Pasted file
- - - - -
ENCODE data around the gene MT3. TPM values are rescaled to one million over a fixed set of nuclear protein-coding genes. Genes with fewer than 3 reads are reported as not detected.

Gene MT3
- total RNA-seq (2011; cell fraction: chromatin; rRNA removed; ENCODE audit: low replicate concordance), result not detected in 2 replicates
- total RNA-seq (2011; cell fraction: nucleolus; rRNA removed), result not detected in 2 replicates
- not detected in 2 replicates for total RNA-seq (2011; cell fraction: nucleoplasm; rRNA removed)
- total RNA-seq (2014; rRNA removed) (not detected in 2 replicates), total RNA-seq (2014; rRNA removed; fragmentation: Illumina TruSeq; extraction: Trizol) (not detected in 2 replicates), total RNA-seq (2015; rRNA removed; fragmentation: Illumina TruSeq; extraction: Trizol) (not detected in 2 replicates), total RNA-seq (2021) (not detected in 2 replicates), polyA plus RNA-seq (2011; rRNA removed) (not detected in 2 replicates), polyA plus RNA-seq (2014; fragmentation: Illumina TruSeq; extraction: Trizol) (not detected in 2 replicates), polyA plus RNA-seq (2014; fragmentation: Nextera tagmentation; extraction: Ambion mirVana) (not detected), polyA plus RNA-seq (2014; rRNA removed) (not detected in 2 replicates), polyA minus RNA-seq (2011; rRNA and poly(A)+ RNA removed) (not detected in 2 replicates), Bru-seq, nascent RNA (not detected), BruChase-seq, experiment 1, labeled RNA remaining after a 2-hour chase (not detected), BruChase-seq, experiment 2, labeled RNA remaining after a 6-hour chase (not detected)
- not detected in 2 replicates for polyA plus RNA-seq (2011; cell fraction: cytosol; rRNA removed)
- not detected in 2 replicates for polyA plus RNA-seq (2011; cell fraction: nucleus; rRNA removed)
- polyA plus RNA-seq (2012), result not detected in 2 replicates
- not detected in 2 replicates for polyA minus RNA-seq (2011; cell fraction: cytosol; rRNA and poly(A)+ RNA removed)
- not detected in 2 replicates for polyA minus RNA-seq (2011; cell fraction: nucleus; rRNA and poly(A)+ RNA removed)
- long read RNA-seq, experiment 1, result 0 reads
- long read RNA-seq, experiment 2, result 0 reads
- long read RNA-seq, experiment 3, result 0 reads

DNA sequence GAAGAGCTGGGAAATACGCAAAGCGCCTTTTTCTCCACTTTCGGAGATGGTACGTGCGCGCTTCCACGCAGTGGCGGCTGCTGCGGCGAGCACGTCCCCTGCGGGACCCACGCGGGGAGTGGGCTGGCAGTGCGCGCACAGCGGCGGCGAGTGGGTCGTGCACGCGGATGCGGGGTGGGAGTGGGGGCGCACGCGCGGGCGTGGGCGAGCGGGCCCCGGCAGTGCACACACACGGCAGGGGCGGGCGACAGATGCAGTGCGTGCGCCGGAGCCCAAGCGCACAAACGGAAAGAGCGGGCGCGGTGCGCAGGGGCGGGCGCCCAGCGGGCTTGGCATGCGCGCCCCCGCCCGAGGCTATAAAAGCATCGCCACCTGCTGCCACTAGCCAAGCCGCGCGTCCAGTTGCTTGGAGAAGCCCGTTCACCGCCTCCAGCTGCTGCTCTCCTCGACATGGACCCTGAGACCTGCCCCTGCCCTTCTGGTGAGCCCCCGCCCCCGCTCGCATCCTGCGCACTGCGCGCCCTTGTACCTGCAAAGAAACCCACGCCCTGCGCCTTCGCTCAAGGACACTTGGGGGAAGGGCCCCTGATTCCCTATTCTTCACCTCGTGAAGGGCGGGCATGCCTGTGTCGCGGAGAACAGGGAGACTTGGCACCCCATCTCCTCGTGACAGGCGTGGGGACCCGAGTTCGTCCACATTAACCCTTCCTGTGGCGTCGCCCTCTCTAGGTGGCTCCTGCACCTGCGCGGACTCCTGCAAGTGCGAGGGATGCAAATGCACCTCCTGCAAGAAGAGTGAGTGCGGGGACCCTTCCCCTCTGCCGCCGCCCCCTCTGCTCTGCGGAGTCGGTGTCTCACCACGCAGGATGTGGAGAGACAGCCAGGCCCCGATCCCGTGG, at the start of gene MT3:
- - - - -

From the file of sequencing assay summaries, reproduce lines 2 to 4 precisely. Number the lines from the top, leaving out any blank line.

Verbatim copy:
Gene MT3
- total RNA-seq (2011; cell fraction: chromatin; rRNA removed; ENCODE audit: low replicate concordance), result not detected in 2 replicates
- total RNA-seq (2011; cell fraction: nucleolus; rRNA removed), result not detected in 2 replicates